Materials received from the d'Aulaires between 1966 and 1978.
Noncirculating; available for research.
This collection is protected by the Copyright Law of the United States (Title 17, U. S. Code). Reproductions can be made only if they are to be used for "private study, scholarship, or research." It is the user's responsibility to verify copyright ownership, and to obtain all necessary permissions prior to the reproduction, publication, or other use of any portion of these materials, other than that noted above.
Edgar Parin was born in Switzerland on 30 September 1898. He took his mother's maiden name, d'Aulaire, when he became an artist. Edgar, who was a pupil of Henry Matisse, illustrated books in Germany from 1922 to 1926, and painted frescoes in Norway from 1926 to 1927.
Ingri, who was born in Norway on 27 December 1904, knew as a young girl that she wanted to be an artist. When she was 15, the renowned Norwegian painter Harriet Backer encouraged Ingri to pursue art as a career. Ingri later studied at art schools in Norway, Germany, and France.
The two met while they were attending art school in Paris, and they were married in 1925. After a vacation to the United States, the couple decided to immigrate to America in 1929. Initially, the couple pursued individual careers; Edgar concentrating on murals and Ingri on children's portraits. Acting on a librarian's suggestion, the d'Aulaires collaborated on The Magic Rug (1931).
Many of the d'Aulaire's early books depict the scenery and folktales of Norway. The couple later shifted their attention to the United States, and produced books about American heroes such as Pochontas, Benjamin Franklin, and Buffalo Bill.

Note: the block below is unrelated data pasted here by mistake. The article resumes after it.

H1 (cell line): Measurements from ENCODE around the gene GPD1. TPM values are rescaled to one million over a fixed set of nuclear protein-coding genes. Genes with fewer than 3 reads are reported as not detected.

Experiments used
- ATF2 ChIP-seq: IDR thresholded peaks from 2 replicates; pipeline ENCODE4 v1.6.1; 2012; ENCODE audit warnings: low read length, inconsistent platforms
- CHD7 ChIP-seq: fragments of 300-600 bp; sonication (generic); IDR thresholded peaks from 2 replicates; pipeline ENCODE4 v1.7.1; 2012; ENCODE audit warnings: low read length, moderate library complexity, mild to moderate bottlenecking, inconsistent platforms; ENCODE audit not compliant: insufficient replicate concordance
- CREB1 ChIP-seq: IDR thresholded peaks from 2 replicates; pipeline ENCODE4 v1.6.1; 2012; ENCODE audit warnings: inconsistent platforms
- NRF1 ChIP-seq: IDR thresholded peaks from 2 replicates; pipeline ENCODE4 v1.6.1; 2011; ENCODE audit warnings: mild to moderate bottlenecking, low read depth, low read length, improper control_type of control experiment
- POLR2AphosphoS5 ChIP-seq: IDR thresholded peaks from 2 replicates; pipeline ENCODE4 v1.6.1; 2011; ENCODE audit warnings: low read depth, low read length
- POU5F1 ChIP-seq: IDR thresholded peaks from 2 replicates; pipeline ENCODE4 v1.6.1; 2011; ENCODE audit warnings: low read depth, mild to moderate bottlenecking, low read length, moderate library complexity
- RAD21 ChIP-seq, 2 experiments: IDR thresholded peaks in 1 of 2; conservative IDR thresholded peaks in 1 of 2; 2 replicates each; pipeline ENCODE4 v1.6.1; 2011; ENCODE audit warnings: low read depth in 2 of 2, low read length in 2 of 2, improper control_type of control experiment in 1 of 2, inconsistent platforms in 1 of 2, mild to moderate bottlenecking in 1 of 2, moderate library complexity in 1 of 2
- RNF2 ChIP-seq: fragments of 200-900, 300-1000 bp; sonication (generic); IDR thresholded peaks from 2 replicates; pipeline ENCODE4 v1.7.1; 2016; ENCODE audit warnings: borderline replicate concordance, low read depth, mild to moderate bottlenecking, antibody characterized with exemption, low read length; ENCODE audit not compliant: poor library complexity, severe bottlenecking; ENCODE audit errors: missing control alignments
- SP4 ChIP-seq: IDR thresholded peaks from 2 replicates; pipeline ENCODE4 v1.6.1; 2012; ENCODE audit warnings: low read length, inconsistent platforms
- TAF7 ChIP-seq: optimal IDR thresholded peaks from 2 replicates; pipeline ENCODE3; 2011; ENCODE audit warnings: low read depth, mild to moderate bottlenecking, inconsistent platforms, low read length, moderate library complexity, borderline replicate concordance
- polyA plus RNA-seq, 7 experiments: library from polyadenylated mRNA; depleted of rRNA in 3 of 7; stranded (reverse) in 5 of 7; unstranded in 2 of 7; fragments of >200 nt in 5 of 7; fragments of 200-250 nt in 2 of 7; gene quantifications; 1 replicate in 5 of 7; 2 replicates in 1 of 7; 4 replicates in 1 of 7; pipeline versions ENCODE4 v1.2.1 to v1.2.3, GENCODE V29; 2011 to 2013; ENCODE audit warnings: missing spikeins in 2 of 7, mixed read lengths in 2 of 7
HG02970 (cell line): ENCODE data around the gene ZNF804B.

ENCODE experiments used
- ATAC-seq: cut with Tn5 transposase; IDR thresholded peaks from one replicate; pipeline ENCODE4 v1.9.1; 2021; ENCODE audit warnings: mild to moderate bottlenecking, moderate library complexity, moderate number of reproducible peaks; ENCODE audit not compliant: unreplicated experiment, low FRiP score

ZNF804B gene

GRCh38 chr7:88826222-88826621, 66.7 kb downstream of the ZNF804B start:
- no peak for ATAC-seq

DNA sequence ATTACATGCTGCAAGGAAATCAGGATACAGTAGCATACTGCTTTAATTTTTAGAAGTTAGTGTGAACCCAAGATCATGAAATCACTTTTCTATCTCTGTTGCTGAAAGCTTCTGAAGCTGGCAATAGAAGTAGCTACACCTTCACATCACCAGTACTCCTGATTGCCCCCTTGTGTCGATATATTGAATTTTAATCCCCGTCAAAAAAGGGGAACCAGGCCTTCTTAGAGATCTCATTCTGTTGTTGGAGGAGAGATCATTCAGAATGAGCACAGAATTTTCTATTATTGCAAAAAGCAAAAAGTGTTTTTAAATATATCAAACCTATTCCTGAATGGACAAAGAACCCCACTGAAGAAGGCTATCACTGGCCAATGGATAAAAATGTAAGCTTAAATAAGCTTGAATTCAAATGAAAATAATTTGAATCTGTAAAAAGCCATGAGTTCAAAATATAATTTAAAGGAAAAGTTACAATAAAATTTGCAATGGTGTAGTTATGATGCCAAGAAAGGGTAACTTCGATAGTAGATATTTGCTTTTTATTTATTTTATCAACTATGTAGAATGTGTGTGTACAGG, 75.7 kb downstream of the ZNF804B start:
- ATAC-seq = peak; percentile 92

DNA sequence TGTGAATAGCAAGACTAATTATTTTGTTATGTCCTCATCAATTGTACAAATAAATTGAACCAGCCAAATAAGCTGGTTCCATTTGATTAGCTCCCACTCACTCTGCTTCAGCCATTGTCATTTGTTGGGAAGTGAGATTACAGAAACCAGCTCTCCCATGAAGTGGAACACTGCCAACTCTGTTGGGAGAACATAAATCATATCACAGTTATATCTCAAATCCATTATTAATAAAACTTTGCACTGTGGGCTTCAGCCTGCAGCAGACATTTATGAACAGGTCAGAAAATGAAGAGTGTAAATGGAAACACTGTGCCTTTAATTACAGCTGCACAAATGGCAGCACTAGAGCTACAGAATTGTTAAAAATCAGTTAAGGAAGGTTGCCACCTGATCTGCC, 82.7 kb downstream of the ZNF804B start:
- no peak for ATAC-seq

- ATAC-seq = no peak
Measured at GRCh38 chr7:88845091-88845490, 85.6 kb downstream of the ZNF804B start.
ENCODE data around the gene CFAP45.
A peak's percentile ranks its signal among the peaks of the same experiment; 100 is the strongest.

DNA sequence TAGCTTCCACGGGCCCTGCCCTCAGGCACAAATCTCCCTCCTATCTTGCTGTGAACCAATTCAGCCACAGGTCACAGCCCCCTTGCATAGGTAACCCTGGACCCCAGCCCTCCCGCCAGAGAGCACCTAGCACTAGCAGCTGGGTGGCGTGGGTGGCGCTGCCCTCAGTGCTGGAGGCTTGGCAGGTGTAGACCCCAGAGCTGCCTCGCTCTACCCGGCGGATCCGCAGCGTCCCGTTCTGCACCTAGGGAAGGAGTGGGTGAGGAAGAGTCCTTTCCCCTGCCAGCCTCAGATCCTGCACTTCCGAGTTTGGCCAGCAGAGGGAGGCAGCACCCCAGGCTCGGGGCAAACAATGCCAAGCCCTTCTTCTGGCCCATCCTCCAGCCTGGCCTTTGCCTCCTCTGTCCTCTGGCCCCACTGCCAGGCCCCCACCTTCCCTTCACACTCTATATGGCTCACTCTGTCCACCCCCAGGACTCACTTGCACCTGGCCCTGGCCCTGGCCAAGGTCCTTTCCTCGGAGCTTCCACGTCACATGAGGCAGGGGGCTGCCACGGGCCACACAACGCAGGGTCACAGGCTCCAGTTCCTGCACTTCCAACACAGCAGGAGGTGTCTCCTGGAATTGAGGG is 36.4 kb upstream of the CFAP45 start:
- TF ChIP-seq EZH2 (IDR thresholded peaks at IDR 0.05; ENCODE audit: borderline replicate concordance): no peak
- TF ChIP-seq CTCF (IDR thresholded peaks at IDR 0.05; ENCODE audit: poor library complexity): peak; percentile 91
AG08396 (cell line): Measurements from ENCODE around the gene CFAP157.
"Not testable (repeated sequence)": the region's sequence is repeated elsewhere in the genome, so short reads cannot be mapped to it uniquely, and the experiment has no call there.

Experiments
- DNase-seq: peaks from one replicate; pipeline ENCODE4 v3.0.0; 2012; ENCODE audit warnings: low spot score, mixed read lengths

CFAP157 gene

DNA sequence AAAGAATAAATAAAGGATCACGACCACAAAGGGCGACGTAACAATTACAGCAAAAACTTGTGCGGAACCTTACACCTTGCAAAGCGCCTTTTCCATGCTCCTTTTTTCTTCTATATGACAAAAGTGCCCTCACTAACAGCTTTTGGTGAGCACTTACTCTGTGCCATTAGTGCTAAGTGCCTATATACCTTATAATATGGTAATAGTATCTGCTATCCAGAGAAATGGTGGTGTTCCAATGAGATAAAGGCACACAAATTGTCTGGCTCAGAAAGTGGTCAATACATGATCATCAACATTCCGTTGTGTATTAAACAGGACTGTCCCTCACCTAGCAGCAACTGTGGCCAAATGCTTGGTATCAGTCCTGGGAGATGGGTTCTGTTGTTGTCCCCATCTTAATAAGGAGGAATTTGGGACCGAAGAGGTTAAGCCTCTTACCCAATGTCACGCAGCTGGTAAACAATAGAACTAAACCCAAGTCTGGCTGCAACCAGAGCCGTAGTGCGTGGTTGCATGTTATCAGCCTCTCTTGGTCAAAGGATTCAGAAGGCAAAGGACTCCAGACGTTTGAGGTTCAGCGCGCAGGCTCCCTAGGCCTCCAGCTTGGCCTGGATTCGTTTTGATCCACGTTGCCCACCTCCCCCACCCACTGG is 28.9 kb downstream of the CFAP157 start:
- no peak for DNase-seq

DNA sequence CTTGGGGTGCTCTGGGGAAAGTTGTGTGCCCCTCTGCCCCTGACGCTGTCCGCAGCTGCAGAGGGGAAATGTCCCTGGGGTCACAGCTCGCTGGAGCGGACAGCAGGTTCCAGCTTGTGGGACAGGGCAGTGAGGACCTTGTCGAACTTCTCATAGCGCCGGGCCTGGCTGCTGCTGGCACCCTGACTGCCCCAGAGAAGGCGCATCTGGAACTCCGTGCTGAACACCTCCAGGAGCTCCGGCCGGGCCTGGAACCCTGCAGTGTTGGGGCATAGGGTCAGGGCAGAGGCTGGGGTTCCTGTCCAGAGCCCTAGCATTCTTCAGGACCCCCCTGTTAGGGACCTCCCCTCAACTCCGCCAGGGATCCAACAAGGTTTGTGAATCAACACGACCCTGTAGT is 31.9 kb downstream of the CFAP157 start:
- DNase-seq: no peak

Using their research and travel experiences as inspiration, this husband and wife team produced over 20 picture books for children. They received various awards for their work. Edgar illustrated Nora Burglon's book, Children of the Soil: A Story of Scandinavia (1932) which was a 1932 Newbery Honor Book. Abraham Lincoln (1939) received the Caldecott Medal in 1940, and the 1953 Boy's Club award went to Buffalo Bill (1952). This team received the Catholic Library Association Regina Medal for "continued distinguished contribution to children's literature." Their 1972 work, D'Aulaires' Trolls was one of the New York Times Book Review's outstanding books of 1972. It was also a National Book Award finalist in 1973, and was nominated for the Hans Christian Andersen Award in 1974.
Ingri died on 24 October 1980, and Edgar on 1 May 1986.
This collection contains Christmas cards and a lithograph from Columbus, a biography of the famous explorer.
A. Autobiographical Material1/1 Christmas cards, 3 items.
B. BookCOLUMBUS by Ingri and Edgar Parin d'Aulaire (New York: Doubleday, 1955) 1/2 Lithograph, was later revised and used as the cover and pp. 9.
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The de Grummond Children's Literature Collection
Hattiesburg, MS 39406
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